S


#12

I don’t think anyone who eats fruit as well as other good food and exercises hard will look back after 6 months or something and IF they are dissatisfied with the results think that eating fruit was their problem.


#13

Thanks alot bro

Very usefull infos


#14

Well said

Thanks for share bro


#15

Can’t understand why anyone would not eat fruit. It’s nature’s desert and is just basically wonderful. I eat an assortment depending on what’s in season including:

Peaches / nectarines / apricots
Plums
Apples
Pears
Oranges / smaller variants
Bananas
Mango
Pineapple
Melon

Plus ALL the berries.

Edit - grapes too :slightly_smiling_face:


#16

what are your guys thoughts on the whole liver/fructose issue?


#17

What do you mean? What issue with the liver?


#18

Fructose is processed by the liver and that it is capable of processing around 25g a day, above that one runs the risk of fat deposits being created in the liver similar to alcohol.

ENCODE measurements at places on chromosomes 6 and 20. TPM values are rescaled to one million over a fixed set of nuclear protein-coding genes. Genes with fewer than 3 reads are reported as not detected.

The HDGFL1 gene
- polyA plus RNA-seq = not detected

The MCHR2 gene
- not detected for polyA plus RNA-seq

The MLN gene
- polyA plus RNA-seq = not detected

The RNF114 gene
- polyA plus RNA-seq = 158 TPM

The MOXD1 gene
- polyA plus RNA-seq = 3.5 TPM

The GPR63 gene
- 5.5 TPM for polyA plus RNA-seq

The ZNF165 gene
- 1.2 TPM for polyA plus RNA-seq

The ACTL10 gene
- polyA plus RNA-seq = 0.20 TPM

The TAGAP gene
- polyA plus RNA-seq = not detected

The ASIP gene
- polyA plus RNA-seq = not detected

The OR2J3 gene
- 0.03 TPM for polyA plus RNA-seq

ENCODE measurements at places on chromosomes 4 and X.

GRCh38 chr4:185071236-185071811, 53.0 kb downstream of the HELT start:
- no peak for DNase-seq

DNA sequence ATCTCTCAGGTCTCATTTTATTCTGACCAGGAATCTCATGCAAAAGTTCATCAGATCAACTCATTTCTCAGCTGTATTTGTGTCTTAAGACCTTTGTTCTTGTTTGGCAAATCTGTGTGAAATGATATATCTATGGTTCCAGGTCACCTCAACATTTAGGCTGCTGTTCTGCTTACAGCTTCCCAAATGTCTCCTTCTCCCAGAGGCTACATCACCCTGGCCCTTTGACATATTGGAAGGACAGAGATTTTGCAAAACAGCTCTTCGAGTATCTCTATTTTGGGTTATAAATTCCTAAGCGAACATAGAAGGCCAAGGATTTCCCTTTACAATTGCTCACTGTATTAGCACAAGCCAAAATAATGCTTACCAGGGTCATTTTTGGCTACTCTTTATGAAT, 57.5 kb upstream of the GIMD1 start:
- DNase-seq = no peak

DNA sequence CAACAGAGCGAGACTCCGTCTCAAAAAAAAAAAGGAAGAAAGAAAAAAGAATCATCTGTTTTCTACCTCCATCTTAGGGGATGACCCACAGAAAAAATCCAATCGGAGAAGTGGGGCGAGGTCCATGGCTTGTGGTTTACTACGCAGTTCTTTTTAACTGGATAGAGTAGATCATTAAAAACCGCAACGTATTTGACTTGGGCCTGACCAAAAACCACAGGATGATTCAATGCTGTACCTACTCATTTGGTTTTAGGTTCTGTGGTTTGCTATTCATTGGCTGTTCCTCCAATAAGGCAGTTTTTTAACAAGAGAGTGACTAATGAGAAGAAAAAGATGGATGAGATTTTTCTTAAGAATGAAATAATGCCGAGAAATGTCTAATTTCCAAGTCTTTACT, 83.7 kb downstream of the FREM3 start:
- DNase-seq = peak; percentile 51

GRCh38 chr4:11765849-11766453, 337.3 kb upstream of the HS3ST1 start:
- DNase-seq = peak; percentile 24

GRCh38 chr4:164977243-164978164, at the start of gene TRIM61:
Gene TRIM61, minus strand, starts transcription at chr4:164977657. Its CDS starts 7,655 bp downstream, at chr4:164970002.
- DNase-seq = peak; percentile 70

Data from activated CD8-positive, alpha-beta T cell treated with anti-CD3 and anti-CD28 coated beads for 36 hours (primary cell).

#19

It is important to note that fructose has 3 metabolic outcomes: 1) Most is turned directly into glucose by gut organs that have an enzyme that turns fructose into glucose. It is then released as glucose with a slight delay (as the enzymes work). 2) Most of the rest goes straight to the liver and gets turned into glycogen. It is estimated that about 1/3 of the glycogen burned during exercise can be replenished from fructose. At least 25 grams of fructose plus 1/3 of carbs burned during exercise can be managed by the liver each day. 3) Excess fructose (as in 64 oz soda, or in some cases where I know people who live on basically 750 grams of fruit “carbs” a day (about 300-350 net fructose) will be turned into triglycerides and liver fat. This will lead to metabolic syndrome, insulin resistance, and progressively increasing blood triglycerides levels. Also at that very high level, there is some fructose spillage into the blood, maybe 1-2 mg/dl. That is small compared to say 100 mg/dl of glucose in the blood but fructose has 10x the capacity to cause glycosylation of molecules that end up in blood vessels, kidneys and the retina and brain. That is enough to raise one’s A1C by .3-.6% which is significant, for example someone with a blood sugar that would net an A1C of 5.5 can have a 5.8-6.1 (borderline diabetic) A1C if they consume more fructose than the liver can process.